Ten years ago, the United States of America ran at a budget surplus, George W. Bush was the Governor of Texas, and Students for Sensible Drug Policy formed in response to an amendment added to the federal government’s Higher Education Act which denied student loans and grants to anyone with a drug conviction on their record. What started out as a small group of young activists, united in their disgust at this incredibly nonsensical new policy – and connected by this new thing called the Internet – has in the last decade evolved into the fastest growing student organization in the country.


Last weekend, at the University of Maryland campus, SSDP celebrated its ten year anniversary with a national conference, a gala fiesta, and two days of meetings and panels organized around the theme: “Connecting the Dots.”  Recognizing that the organization has expanded not only in size, but also in scope, an impressive list of speakers and presenters attempted to tie together all the arguments against our current, disastrous drug policy, with various panels addressing the specific harm to students, minorities, medical patients, low income neighborhoods, the judicial system, civil liberties, law enforcement, those who live in drug producing regions around the world, and even the environment we all share – not to mention the incredible waste of resources the Drug War represents in a time of global financial meltdown.


According to SSDP’s official values statement: "Students for Sensible Drug Policy neither encourages nor condemns drug use. As young people, we strive toward a just and compassionate society where drug abuse is treated as a health issue instead of a criminal justice issue. We recognize that the very real harms of drug abuse are not adequately addressed by current policies and we advocate measures that would effectively help those who develop drug problems. Yet, we also believe that individuals must ultimately be allowed to make decisions for themselves as long as their actions do not infringe upon anyone else’s freedoms or safety.”


On Friday, SSDP members went to Capitol Hill in Washington, DC to lobby Congress on the sentencing disparity between powder cocaine and crack, an illogical policy that’s clearly targeted at the poor and minorities. Saturday kicked off two days of speeches and panels featuring Representative Danny Davis (D -IL), Ethan Nadelman from the Drug Policy Alliance, Allen St. Pierre from NORML, Rob Kampia from Marijuana Policy Project, Eric Sterling from the Criminal Justice Policy Foundation, Caren Woodson from Americans for Safe Access, Adam Wolf from the ACLU, and many more longtime drug war reformers, all of whom rightfully recognize SSDP as the future of their cause.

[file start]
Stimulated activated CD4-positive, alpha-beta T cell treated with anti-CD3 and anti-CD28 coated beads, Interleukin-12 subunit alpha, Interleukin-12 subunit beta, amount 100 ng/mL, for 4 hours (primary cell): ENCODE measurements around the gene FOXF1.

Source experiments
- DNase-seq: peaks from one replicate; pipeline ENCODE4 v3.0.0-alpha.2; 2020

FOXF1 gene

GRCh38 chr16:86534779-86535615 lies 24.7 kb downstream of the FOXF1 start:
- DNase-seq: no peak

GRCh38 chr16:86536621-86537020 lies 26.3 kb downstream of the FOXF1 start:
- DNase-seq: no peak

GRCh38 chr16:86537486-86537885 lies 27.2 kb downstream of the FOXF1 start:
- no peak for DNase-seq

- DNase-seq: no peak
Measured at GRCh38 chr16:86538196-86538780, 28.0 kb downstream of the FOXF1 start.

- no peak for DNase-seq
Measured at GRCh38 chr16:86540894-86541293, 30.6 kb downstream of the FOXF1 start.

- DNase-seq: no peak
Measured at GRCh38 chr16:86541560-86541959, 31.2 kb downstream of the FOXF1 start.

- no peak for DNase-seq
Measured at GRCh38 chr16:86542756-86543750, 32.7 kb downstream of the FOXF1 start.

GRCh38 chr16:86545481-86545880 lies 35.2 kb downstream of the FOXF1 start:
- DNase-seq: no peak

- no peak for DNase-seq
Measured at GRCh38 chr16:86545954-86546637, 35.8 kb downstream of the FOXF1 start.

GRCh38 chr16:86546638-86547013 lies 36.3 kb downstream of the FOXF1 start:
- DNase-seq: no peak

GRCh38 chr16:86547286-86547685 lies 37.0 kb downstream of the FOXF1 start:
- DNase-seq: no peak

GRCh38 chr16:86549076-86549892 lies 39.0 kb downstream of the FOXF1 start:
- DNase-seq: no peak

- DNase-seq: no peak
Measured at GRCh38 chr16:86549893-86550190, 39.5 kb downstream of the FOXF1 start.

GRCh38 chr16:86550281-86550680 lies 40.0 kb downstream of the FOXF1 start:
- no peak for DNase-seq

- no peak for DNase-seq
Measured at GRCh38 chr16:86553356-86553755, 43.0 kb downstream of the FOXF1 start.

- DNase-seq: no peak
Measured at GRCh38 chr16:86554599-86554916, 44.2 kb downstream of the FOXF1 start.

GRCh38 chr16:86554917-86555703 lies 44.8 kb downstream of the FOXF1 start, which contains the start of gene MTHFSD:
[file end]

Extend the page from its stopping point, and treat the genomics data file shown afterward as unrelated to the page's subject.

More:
Perhaps the event’s highlight, at least during daylight hours, was the debate between Kris Krane, Executive Director of SSDP since 2006, and Kevin Sabet, a former speechwriter with the Drug Czar’s office.


With the ever-gracious Krane playing host, the main event proved short on shouting matches. Instead, the debate served as a polite, insightful discussion that provided a rare, side-by-side expression of two very different visions of how America should handle the issue of drug use. And while they found common ground on curtailing some of the worst abuses of our current system, Krane continuously referred to the tremendous damage done by our current, prohibitionist approach, while Sabet, when pressed to defend the underlying principle of treating drug users as criminals, stuck to his guns, then quickly changed the subject.


To their credit, the dedicated young activists in attendance held their tongues even as Mr. Sabet promoted the government’s war against medical marijuana, and claimed that despite incarcerating more people, in both raw numbers and as percentage of population, than anyone else on Earth, America still somehow “tolerates” drug sales and needs to get tougher.


If nothing else, the debate served as a poignant reminder that no matter how much the climate for drug war reform has improved with the election of a progressive new president, there’s still a tremendous amount of work to be done, and many minds to change. With nearly 500 students in attendance, gathered together from every part of the country, plus the UK, SSDP has become an indispensable part of that effort.


Best of all, they’re having a heck of a good time doing it. At the event’s closing session, new members, departing seniors and SSDP alum all spoke not only about the positive effect of their collective activism on public policy, but also about how the group has made them part of a diverse, vibrant, compassionate community of likeminded reformers.


All those good vibes reached their peak at Saturday night’s 10th Anniversary party, featuring the mind-blowing instrumental rock of Lowell, Massachusetts’s lowercase p and a packed house of optimistic young activists with plenty to celebrate…


And don’t even get me started on the Fun Dome!